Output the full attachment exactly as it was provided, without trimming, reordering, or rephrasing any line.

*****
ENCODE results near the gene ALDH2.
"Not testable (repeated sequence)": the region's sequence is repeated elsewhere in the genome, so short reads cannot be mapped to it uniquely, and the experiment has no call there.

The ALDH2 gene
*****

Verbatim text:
ENCODE results near the gene ALDH2.
"Not testable (repeated sequence)": the region's sequence is repeated elsewhere in the genome, so short reads cannot be mapped to it uniquely, and the experiment has no call there.

The ALDH2 gene